In a previous post, which can be found here, I described how the relative error variance of a treatment mean can be obtained by combining variance components. I concluded that post by mentioning how this relative error variance for the treatment mean can be used to obtain the variance of a contrast estimate. In this post, I will discuss a little more how this latter variance can be used to obtain a confidence interval for the contrast estimate, but we take a few steps back and consider a relatively simple study.

The plan of this post is as follows. We will have a look at the analysis of a factorial design and focus on estimating an interaction effect. We will consider both the NHST approach and an estimation approach. We will use both ‘hand calculations’ and SPSS.

An important didactic aspect of this post is to show the connection between the ANOVA source table and estimates of the standard error of a contrast estimate. Understanding that connections helps in understanding one of my planned posts on how obtaining these estimates work in the case of mixed model ANOVA. See the final section of this post.

The data we will be analyzing are made up. They were specifically designed for an exam in one of the undergraduate courses I teach. The story behind the data is as follows.

### Description of the study

A researcher investigates the extent to which the presence of seductive details in a text influences text comprehension and motivation to read the text. Seductive details are pieces of information in a text that are included to make the text more interesting (for instance by supplying fun-facts about the topic of the text) in order to increase the motivation of the reader to read on in the text. These details are not part of the main points in the text. The motivation to read on may lead to increased understanding of the main points in the text. However, readers with much prior knowledge about the text topic may not profit as much as readers with little prior knowledge with respect to their understanding of the text, simply because their prior knowledge enables them to comprehend the text to an acceptable degree even without the presence of seductive details.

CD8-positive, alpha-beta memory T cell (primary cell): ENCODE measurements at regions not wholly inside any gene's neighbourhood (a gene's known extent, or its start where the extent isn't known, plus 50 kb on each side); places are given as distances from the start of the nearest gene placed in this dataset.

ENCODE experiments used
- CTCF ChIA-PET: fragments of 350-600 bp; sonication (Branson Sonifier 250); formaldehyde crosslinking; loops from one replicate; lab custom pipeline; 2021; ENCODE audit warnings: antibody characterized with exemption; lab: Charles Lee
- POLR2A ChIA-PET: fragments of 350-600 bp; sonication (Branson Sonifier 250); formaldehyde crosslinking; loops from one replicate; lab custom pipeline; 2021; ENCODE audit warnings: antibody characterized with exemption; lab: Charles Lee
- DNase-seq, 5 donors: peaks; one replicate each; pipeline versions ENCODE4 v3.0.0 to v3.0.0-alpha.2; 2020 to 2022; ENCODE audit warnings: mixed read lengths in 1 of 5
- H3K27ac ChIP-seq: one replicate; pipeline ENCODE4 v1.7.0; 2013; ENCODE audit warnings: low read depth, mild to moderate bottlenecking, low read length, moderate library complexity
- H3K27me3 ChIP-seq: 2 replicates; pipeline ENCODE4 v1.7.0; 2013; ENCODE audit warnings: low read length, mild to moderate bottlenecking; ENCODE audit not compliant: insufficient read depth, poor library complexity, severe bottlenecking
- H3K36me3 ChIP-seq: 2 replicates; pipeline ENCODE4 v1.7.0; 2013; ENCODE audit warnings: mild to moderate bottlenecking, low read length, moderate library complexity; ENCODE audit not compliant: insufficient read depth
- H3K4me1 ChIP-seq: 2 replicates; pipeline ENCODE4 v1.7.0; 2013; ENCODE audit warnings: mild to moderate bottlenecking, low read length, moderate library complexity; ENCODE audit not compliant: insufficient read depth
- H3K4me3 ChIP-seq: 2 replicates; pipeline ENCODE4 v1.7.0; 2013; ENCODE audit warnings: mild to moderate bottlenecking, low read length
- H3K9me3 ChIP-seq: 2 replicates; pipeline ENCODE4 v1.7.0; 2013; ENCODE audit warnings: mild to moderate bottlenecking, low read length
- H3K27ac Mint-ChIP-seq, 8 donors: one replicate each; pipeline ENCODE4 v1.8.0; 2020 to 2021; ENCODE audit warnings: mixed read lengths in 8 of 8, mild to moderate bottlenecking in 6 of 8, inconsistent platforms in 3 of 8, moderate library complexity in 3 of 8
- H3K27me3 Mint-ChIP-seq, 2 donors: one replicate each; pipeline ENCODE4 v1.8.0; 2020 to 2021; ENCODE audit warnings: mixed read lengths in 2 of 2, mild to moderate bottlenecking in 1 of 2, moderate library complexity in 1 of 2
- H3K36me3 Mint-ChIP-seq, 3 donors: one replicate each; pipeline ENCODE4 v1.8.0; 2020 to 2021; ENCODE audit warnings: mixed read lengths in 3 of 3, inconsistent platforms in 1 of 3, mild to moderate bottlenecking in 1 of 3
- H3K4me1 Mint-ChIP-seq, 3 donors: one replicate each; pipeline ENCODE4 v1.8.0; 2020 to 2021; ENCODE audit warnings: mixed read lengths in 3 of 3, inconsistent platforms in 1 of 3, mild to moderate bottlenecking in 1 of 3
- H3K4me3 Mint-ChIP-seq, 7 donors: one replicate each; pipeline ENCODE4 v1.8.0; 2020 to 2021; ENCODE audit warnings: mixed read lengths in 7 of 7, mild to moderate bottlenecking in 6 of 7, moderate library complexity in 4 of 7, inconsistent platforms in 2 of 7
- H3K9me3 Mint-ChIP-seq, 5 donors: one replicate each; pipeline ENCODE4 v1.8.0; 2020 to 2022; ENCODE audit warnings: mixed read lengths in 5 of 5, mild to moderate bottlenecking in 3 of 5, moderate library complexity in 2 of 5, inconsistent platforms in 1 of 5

The experiment has two independent factors, the readers’ prior knowledge (1 = Little, 2 = Much) and the presence of seductive details (1 = Absent, 2 = Present) and two dependent variables, Text comprehension and Motivation. The experiment has a between participants design (i.e. participant nested within condition).

The research question is how much the effect of seductive details differs between readers with much and readers with little prior knowledge. This means that we are interested in estimating the interaction effect of presence of seductive details and prior knowledge on text comprehension.

### The NHST approach

Table 1. Output of traditional two-way ANOVA |

The results of the analysis will probably be reported as follows.

There was a significant main effect of prior knowledge (F(1, 393) = 39.26, p < .001, partial η^{2} = .09). Participants with much prior knowledge had a higher mean text comprehension score than the participants with little prior knowledge. There was no effect of the presence of seductive details (F < 1). The interaction effect was significant (F(1, 393) = 4.33, p < .05, partial η^{2 }= .01).

Because of the significant interaction effect, simple effects analyses were performed to further investigate the interaction. These results show a significant effect of the presence of seductive details for the participants with little knowledge (p < .05), with a higher mean score in the condition with seductive details, but for the participants with much prior knowledge no effect of seductive details was found (p = .38), which explains the interaction. (Note: with a Bonferroni correction for the two simple effects analyses the p-values are p = .08 and p = .74; this will be interpreted as that neither readers with little knowledge nor with much knowledge benefit from the presence of seductive details).

The conclusion from the traditional analysis is that the effect of seductive details differs between readers with little and readers with much prior knowledge. The presence of seductive details only has an effect on the comprehension scores of readers with little prior knowledge of the text topic, in the presence of seductive details text comprehension is higher than in the absence of seductive details. Readers with much prior knowledge do not benefit from the presence of seductive details in a text.

#### Comment on the NHST analysis